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  • Jennifer Jewell


Valley Oaks in the Canyon.

Lessons in Campsite Entomology & Observation: My sister Sabrina, my mother, and me.

Paonia, CO circa 1967

"Will you sign this book for my daughter to be?" This was asked of me at one of my first big public appearances for The Earth In Her Hands when I spoke for the Hardy Plant Society of Oregon in lat January. While the woman, a 20 - 30 or so year old working gardener woman was not sure if she was pregnant, let alone whether she was carrying a girl, she wanted to have my book for her daughter-to-one-day-be.

It was such an honor to be asked this - such a responsibility to consider what words I would want to choose to send out to a future child - no matter their gender. What do I want to say to this future child about the importance of living and working in relationship to plants? About holding up the voices and journey stories of inspiring women making their lives in this way right now? The actions and work of these very people are embodied messages of effort and intention and hope for us now, and for the future. "Dear Daughter...."

Taken at their least literal and their most universal - like gardens, or gender - the idea of being a mother and being mothering are not about female exceptionalism or about gender or about the decision to procreate or not. To mother is the chosen act of creating, and then nurturing/supporting, and protecting.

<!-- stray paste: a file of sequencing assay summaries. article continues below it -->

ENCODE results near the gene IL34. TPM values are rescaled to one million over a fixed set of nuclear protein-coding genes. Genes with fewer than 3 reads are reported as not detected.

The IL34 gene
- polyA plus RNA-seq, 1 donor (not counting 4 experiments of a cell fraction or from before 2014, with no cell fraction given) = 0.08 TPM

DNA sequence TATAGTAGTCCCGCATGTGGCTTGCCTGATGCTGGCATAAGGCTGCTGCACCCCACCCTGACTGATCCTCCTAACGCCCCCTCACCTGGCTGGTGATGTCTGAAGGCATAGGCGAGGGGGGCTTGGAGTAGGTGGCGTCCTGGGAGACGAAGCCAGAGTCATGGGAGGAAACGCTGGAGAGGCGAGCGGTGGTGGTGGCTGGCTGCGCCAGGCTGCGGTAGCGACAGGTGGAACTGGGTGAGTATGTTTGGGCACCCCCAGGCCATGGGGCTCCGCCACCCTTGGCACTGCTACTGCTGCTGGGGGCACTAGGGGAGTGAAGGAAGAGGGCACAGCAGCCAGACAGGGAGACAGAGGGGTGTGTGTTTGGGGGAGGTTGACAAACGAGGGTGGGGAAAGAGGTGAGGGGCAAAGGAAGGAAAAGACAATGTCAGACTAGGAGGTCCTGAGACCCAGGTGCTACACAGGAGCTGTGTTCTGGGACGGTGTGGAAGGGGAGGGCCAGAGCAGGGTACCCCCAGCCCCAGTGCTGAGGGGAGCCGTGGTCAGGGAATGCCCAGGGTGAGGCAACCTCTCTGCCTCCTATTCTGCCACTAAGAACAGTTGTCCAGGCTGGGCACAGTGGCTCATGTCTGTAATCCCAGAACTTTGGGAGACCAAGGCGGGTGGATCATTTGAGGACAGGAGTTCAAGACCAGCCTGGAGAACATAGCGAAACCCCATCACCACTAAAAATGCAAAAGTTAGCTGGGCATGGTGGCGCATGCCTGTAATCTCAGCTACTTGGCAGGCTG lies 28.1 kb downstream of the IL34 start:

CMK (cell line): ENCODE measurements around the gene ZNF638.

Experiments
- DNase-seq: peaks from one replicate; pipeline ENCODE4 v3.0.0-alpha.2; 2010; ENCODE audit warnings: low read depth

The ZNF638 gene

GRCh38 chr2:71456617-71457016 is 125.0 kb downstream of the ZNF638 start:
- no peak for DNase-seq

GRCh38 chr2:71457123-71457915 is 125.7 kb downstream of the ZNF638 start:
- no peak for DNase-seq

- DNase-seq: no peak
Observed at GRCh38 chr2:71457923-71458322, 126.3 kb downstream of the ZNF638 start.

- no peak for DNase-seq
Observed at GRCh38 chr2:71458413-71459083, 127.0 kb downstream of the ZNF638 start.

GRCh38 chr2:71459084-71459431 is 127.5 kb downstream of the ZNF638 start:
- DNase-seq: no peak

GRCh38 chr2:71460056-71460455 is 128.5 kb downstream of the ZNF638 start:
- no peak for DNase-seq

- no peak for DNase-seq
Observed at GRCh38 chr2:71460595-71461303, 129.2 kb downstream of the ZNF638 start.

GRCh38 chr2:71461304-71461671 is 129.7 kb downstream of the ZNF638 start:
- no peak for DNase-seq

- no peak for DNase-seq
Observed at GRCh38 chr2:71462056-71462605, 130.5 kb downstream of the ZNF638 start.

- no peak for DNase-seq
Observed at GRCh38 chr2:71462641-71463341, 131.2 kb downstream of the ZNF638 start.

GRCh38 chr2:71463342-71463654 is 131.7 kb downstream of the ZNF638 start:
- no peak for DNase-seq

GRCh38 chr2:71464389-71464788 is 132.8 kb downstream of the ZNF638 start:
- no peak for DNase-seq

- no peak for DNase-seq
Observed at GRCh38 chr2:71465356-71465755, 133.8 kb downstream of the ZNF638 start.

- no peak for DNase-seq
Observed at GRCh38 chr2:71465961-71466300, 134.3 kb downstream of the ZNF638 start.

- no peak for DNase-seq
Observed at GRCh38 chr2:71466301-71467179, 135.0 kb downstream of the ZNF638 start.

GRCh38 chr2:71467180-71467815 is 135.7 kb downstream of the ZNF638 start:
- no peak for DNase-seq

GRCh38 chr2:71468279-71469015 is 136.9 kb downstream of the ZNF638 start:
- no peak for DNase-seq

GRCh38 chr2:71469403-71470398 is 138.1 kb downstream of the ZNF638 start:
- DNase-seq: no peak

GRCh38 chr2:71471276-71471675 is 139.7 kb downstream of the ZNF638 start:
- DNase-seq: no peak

My mother was born on April 27th 78 years ago - she died on April 14th 22 years ago. April is full of emotions around mothering for me. I miss that gardener who (as Julie Moir Messervy so beautifully notes) was my very first landscape, the gardener who grew me into the gardener I am. I am grateful for her mothering ways - which continue in their own ways to this day.

Little me in my mother's arms Paonia, Colorado circa 1968

At her memorial service in her garden in Beaufort, South Carolina, I read The Envelope, by Maxine Kumin:

"It is true, Martin Heidegger, as you have written, I fear to cease, even knowing that at the hour of my death my daughters will absorb me, even knowing they will carry me about forever inside them, an arrested fetus, even as I carry the ghost of my mother under my navel, a nervy little androgynous person, a miracle folded in lotus position.

Like those old pear-shaped Russian dolls that open at the middle to reveal another and another, down to the pea-sized, irreducible minim, may we carry our mothers forth in our bellies. May we, borne onward by our daughters, ride in the Envelope of Almost-Infinity, that chain letter good for the next twenty-five thousand days of their lives."